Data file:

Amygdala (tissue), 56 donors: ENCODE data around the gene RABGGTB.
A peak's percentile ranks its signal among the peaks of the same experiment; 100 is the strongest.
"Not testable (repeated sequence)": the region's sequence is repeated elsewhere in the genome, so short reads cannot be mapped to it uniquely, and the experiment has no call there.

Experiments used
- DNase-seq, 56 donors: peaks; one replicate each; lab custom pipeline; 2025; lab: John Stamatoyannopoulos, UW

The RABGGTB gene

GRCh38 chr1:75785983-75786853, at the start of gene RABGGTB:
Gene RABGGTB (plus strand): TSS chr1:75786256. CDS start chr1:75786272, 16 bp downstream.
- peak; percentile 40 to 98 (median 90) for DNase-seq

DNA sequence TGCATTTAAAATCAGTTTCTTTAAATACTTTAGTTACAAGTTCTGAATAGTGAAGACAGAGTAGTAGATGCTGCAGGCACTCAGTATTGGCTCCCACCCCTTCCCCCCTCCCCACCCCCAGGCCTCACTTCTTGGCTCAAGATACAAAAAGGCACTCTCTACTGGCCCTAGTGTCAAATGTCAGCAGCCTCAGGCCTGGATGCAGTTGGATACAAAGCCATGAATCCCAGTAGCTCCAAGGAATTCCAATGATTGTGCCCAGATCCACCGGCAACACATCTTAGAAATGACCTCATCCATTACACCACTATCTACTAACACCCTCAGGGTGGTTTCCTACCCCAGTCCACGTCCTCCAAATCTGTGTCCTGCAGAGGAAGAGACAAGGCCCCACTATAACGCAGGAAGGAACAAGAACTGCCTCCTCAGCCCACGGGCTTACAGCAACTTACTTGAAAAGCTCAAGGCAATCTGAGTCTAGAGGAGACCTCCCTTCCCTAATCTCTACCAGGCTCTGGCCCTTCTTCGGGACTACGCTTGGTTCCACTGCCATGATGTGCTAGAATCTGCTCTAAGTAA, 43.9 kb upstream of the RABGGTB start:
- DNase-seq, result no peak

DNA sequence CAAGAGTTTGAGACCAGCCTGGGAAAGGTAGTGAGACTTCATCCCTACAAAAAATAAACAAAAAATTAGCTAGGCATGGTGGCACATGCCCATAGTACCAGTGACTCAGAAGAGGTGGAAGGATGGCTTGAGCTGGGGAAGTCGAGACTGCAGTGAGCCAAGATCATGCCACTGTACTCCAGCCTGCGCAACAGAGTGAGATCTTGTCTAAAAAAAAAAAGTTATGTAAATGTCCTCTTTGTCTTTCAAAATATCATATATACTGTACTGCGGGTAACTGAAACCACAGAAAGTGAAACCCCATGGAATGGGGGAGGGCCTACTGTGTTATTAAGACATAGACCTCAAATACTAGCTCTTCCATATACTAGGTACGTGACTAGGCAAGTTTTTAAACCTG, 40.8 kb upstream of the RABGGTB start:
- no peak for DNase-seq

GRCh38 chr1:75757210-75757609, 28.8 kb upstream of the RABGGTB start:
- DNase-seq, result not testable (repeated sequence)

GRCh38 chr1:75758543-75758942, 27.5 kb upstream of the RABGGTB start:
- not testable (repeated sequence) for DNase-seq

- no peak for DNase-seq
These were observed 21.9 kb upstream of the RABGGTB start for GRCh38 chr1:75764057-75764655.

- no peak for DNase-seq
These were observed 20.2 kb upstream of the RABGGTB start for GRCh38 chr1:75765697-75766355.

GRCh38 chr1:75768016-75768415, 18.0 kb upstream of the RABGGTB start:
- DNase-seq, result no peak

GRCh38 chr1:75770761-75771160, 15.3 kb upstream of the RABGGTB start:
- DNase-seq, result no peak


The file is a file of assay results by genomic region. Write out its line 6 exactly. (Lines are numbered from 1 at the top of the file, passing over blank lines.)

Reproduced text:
The RABGGTB gene